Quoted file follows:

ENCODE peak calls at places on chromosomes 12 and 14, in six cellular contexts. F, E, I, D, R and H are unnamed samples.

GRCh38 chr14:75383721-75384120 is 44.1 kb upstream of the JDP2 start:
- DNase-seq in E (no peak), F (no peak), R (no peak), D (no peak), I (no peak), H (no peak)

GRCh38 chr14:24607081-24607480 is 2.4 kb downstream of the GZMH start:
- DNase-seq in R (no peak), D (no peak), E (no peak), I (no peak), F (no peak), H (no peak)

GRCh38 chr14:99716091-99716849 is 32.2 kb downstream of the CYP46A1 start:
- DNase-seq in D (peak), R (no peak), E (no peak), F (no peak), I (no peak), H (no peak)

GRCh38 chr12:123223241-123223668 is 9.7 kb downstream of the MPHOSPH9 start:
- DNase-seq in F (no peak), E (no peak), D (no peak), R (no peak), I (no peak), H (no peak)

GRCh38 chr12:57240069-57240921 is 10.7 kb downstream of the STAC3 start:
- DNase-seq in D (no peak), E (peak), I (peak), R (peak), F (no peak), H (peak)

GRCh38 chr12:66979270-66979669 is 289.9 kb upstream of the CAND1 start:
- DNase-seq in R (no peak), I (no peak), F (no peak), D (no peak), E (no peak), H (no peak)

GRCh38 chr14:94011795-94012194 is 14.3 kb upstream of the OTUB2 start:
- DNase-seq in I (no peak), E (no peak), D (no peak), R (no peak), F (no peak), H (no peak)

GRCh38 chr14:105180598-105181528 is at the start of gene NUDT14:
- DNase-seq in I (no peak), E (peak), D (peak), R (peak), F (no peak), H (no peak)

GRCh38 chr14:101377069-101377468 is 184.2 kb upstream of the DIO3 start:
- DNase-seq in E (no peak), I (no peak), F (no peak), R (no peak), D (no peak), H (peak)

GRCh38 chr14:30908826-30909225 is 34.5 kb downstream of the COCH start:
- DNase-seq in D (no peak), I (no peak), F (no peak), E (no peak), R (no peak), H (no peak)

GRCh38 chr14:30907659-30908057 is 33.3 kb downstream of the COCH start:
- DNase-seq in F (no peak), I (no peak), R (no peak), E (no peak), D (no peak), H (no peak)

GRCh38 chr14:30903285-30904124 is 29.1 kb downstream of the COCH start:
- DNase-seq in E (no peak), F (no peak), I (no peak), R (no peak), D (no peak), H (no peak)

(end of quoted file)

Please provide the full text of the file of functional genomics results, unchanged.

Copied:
ENCODE peak calls at places on chromosomes 12 and 14, in six cellular contexts. F, E, I, D, R and H are unnamed samples.

GRCh38 chr14:75383721-75384120 is 44.1 kb upstream of the JDP2 start:
- DNase-seq in E (no peak), F (no peak), R (no peak), D (no peak), I (no peak), H (no peak)

GRCh38 chr14:24607081-24607480 is 2.4 kb downstream of the GZMH start:
- DNase-seq in R (no peak), D (no peak), E (no peak), I (no peak), F (no peak), H (no peak)

GRCh38 chr14:99716091-99716849 is 32.2 kb downstream of the CYP46A1 start:
- DNase-seq in D (peak), R (no peak), E (no peak), F (no peak), I (no peak), H (no peak)

GRCh38 chr12:123223241-123223668 is 9.7 kb downstream of the MPHOSPH9 start:
- DNase-seq in F (no peak), E (no peak), D (no peak), R (no peak), I (no peak), H (no peak)

GRCh38 chr12:57240069-57240921 is 10.7 kb downstream of the STAC3 start:
- DNase-seq in D (no peak), E (peak), I (peak), R (peak), F (no peak), H (peak)

GRCh38 chr12:66979270-66979669 is 289.9 kb upstream of the CAND1 start:
- DNase-seq in R (no peak), I (no peak), F (no peak), D (no peak), E (no peak), H (no peak)

GRCh38 chr14:94011795-94012194 is 14.3 kb upstream of the OTUB2 start:
- DNase-seq in I (no peak), E (no peak), D (no peak), R (no peak), F (no peak), H (no peak)

GRCh38 chr14:105180598-105181528 is at the start of gene NUDT14:
- DNase-seq in I (no peak), E (peak), D (peak), R (peak), F (no peak), H (no peak)

GRCh38 chr14:101377069-101377468 is 184.2 kb upstream of the DIO3 start:
- DNase-seq in E (no peak), I (no peak), F (no peak), R (no peak), D (no peak), H (peak)

GRCh38 chr14:30908826-30909225 is 34.5 kb downstream of the COCH start:
- DNase-seq in D (no peak), I (no peak), F (no peak), E (no peak), R (no peak), H (no peak)

GRCh38 chr14:30907659-30908057 is 33.3 kb downstream of the COCH start:
- DNase-seq in F (no peak), I (no peak), R (no peak), E (no peak), D (no peak), H (no peak)

GRCh38 chr14:30903285-30904124 is 29.1 kb downstream of the COCH start:
- DNase-seq in E (no peak), F (no peak), I (no peak), R (no peak), D (no peak), H (no peak)